His sinker generates an extremely high number of swings & misses compared to other pitchers’ sinkers, is thrown at a speed that’s borderline unfair and has slight armside run. His slider generates a high number of swings & misses compared to other pitchers’ sliders, results in many more groundballs compared to other pitchers’ sliders and is much harder than usual. His change is thrown extremely hard, generates an extremely high number of swings & misses compared to other pitchers’ changeups, is a real worm killer that generates an extreme number of groundballs compared to other pitchers’ changeups, has an obvious armside fade and has some natural sink to it.

With the Phillies in 2015, Diekman’s performance was terrible. Then, as a Ranger, he somehow became a deadly weapon.

Jake Diekman Phillies Rangers
G 41 26
IP 36.2 21.2
TBF 175 85
ERA 5.15 2.08
ERA- 131 49
FIP- 92 86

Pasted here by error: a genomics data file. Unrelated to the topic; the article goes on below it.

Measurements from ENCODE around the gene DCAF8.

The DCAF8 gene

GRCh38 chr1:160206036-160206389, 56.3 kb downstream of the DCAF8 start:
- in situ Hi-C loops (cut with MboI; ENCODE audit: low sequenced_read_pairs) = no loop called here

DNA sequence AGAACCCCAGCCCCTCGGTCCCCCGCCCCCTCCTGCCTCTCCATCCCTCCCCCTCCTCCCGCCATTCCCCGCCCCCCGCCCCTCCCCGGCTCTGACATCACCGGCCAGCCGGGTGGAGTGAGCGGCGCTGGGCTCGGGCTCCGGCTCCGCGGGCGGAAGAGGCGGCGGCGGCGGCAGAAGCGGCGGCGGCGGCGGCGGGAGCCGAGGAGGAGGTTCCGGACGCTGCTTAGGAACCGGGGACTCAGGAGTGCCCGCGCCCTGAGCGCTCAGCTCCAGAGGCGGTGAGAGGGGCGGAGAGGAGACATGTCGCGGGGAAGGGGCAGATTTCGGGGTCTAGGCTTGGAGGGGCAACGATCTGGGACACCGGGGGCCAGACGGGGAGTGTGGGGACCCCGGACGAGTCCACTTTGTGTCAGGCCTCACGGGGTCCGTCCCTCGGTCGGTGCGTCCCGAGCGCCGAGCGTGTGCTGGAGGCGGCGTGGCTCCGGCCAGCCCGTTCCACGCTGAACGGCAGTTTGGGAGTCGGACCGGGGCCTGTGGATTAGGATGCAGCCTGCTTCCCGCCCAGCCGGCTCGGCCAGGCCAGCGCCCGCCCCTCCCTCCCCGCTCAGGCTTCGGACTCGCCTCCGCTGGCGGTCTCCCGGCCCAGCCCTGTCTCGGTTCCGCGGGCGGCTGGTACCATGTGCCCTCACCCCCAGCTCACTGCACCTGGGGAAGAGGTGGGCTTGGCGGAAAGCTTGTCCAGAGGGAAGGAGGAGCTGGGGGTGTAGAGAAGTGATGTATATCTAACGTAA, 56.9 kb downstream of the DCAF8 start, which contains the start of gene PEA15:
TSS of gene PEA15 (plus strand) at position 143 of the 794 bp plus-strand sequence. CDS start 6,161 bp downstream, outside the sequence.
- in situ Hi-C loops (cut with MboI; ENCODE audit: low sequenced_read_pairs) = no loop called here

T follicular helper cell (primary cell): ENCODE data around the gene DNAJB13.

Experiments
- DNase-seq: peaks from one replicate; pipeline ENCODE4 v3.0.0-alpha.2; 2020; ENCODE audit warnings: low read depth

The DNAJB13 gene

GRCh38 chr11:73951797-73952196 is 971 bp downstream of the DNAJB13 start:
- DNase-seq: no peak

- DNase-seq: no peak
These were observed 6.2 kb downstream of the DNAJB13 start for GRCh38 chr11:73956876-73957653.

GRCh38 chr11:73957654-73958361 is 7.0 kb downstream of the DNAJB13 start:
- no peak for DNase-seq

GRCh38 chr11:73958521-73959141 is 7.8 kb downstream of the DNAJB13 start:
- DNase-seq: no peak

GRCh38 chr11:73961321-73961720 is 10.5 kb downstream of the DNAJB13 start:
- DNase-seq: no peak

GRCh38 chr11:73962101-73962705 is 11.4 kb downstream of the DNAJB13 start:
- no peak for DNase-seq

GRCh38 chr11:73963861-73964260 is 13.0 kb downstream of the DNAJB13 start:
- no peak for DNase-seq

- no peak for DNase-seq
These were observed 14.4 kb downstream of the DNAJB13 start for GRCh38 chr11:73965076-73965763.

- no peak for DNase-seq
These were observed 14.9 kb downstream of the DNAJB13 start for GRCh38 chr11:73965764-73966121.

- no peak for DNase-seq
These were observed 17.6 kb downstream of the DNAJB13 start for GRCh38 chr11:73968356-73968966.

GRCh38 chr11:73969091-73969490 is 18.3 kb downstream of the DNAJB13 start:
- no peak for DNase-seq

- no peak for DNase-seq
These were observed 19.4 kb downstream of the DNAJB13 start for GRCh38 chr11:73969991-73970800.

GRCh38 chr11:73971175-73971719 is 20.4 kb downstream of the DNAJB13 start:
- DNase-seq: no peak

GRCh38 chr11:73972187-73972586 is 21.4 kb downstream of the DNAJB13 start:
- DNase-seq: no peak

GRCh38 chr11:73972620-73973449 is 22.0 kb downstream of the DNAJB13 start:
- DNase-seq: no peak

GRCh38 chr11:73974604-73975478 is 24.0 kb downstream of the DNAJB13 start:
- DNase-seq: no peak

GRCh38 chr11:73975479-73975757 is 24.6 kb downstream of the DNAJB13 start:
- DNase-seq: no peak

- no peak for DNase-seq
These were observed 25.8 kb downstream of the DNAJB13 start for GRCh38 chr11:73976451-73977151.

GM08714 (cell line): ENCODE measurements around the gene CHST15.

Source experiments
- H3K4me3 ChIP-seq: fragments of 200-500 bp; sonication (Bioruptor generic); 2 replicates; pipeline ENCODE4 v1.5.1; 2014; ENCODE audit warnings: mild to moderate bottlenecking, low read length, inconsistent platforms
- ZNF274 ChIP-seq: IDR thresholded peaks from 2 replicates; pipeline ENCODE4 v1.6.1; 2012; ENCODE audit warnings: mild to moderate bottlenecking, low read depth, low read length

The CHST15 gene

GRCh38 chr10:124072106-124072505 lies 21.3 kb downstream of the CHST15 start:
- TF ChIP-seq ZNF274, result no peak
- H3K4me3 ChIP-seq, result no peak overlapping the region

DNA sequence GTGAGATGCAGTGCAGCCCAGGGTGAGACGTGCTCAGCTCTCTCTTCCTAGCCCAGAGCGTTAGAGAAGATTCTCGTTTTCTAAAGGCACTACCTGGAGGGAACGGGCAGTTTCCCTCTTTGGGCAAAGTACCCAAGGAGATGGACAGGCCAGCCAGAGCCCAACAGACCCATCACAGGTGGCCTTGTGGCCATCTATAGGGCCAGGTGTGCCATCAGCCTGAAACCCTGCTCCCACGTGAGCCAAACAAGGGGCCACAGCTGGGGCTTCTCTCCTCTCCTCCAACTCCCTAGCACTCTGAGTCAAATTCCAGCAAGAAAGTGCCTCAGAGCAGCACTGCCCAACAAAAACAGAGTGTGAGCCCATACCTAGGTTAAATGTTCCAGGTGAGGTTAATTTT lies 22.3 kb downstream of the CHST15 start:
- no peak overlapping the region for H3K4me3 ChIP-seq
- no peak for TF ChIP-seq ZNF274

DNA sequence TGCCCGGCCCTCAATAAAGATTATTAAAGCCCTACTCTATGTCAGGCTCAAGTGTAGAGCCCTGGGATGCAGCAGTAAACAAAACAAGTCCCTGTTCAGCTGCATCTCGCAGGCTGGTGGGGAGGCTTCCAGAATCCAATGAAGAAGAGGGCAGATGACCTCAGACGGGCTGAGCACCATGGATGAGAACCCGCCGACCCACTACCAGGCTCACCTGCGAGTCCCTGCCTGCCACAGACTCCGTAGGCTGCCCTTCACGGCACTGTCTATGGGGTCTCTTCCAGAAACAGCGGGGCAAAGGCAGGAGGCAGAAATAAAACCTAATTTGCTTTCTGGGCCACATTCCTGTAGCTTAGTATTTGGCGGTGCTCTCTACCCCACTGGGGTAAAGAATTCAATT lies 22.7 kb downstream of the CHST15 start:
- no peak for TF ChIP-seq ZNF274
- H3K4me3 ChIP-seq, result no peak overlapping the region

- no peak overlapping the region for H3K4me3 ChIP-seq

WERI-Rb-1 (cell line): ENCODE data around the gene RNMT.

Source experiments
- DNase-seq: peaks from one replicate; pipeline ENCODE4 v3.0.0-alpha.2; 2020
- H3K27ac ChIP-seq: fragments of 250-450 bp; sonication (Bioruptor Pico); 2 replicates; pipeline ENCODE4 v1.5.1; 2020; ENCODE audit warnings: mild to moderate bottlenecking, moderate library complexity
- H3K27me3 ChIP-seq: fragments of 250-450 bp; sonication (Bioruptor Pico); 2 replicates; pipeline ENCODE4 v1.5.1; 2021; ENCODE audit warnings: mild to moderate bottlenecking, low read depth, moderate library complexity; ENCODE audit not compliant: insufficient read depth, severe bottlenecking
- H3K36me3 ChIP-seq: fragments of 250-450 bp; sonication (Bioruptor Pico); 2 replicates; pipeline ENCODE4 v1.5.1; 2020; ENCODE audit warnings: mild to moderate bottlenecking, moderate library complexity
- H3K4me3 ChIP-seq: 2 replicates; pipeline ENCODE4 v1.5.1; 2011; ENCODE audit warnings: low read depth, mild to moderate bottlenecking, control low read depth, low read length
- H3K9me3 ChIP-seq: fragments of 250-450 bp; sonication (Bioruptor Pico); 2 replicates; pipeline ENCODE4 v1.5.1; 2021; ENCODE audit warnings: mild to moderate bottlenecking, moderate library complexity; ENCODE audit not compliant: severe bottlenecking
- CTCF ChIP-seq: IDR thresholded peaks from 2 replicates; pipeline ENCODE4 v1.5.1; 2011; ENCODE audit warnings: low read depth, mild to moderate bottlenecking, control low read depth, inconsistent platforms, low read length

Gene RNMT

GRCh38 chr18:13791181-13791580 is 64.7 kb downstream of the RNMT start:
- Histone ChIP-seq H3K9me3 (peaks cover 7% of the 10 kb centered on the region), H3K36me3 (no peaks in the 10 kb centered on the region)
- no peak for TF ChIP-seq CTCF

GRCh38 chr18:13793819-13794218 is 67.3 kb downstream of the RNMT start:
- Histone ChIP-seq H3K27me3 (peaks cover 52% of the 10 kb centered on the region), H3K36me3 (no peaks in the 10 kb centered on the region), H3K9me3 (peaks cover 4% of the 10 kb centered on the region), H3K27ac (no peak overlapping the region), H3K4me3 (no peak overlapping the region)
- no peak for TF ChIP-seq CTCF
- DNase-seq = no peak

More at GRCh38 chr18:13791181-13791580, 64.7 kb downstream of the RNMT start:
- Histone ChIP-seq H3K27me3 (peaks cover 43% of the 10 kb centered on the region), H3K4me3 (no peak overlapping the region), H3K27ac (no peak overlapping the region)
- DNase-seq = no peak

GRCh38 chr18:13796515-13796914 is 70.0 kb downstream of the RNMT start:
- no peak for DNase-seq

FIP 3.65 3.60
WHIP 1.75 0.92
LOB% 69.6% 87.9%
AVG 0.268 0.169
BABIP 0.381 0.200
K% 28.0% 23.5%
BB% 13.7% 8.2%
K-BB% 14.3% 15.3%

So what happened? Well, Diekman cut his walk rate almost in half and saw his strand rate spike. His ERA- and BABIP fell off a cliff. But how, exactly, did Diekman produce such dramatically different results? Was it the change of scenery, leaving baseball’s worst team for a clubhouse jockeying for a postseason berth? After all, Diekman is from Nebraska. Maybe he just really didn’t like playing in Philadelphia and felt more comfortable closer to home. Maybe it was the Mike Maddux Magic? The Rangers pitching coach, perhaps, breathed his Maddux dust onto Diekman and changed him overnight. Maybe some or all of that helped.

But beyond the Land of Narrative Speculation, the Phillies saw a flaw with a player they scouted, drafted, and developed, and they fixed him. Diekman was sent down to the minors in June for two weeks, and was advised to adjust his arm slot to create more movement on his pitches. As much as Ryne Sandberg deserves criticism for overusing Diekman and his pitching staff as a whole, the Phillies deserve credit for knowing their players. But the Rangers saw something too, because after going to Texas, Diekman threw more sinkers and fewer sliders. He lost some strikeouts along the way, but generated more ground balls.